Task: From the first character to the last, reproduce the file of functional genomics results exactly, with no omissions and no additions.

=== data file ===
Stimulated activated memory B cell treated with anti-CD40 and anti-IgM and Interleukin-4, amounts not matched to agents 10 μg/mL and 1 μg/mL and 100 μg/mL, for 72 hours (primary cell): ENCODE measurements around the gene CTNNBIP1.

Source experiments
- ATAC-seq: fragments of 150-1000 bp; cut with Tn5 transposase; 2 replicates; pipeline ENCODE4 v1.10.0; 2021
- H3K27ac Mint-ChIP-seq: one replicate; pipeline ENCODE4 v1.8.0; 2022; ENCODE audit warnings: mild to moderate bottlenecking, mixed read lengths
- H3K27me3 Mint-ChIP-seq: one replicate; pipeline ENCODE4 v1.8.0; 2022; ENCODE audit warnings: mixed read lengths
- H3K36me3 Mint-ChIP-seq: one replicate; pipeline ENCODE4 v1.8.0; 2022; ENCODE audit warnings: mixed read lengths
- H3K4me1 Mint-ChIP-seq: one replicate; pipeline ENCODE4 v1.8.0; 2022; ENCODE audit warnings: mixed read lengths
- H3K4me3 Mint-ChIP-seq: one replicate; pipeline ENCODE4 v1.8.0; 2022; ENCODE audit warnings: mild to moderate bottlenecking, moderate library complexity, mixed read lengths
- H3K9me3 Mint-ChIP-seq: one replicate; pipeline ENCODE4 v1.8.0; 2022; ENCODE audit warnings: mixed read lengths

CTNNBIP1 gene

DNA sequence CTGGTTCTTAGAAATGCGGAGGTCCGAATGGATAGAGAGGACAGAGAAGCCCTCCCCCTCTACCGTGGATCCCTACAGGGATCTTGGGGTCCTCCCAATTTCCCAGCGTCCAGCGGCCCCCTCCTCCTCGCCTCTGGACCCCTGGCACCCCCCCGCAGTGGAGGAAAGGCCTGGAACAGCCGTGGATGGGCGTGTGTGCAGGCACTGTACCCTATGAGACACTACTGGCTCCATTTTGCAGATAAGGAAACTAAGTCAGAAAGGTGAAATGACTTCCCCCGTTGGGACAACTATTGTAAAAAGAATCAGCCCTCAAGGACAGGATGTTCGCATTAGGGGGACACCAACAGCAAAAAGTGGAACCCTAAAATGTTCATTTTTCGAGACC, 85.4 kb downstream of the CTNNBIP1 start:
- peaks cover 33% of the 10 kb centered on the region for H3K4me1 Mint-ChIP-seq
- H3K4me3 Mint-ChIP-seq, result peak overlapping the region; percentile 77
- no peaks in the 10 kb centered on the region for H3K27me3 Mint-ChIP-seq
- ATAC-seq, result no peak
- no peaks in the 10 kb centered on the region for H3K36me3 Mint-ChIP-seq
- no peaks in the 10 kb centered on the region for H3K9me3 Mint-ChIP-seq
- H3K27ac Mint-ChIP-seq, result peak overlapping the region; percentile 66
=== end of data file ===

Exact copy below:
Stimulated activated memory B cell treated with anti-CD40 and anti-IgM and Interleukin-4, amounts not matched to agents 10 μg/mL and 1 μg/mL and 100 μg/mL, for 72 hours (primary cell): ENCODE measurements around the gene CTNNBIP1.

Source experiments
- ATAC-seq: fragments of 150-1000 bp; cut with Tn5 transposase; 2 replicates; pipeline ENCODE4 v1.10.0; 2021
- H3K27ac Mint-ChIP-seq: one replicate; pipeline ENCODE4 v1.8.0; 2022; ENCODE audit warnings: mild to moderate bottlenecking, mixed read lengths
- H3K27me3 Mint-ChIP-seq: one replicate; pipeline ENCODE4 v1.8.0; 2022; ENCODE audit warnings: mixed read lengths
- H3K36me3 Mint-ChIP-seq: one replicate; pipeline ENCODE4 v1.8.0; 2022; ENCODE audit warnings: mixed read lengths
- H3K4me1 Mint-ChIP-seq: one replicate; pipeline ENCODE4 v1.8.0; 2022; ENCODE audit warnings: mixed read lengths
- H3K4me3 Mint-ChIP-seq: one replicate; pipeline ENCODE4 v1.8.0; 2022; ENCODE audit warnings: mild to moderate bottlenecking, moderate library complexity, mixed read lengths
- H3K9me3 Mint-ChIP-seq: one replicate; pipeline ENCODE4 v1.8.0; 2022; ENCODE audit warnings: mixed read lengths

CTNNBIP1 gene

DNA sequence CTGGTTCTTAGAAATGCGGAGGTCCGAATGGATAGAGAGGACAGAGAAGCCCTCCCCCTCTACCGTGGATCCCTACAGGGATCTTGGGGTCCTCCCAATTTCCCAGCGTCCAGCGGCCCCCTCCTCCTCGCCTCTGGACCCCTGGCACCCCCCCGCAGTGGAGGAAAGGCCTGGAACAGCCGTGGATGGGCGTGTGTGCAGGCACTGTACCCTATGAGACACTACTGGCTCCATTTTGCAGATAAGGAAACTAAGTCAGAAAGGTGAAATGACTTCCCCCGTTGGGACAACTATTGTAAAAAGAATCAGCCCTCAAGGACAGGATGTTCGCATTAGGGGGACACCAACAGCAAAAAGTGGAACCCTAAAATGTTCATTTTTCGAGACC, 85.4 kb downstream of the CTNNBIP1 start:
- peaks cover 33% of the 10 kb centered on the region for H3K4me1 Mint-ChIP-seq
- H3K4me3 Mint-ChIP-seq, result peak overlapping the region; percentile 77
- no peaks in the 10 kb centered on the region for H3K27me3 Mint-ChIP-seq
- ATAC-seq, result no peak
- no peaks in the 10 kb centered on the region for H3K36me3 Mint-ChIP-seq
- no peaks in the 10 kb centered on the region for H3K9me3 Mint-ChIP-seq
- H3K27ac Mint-ChIP-seq, result peak overlapping the region; percentile 66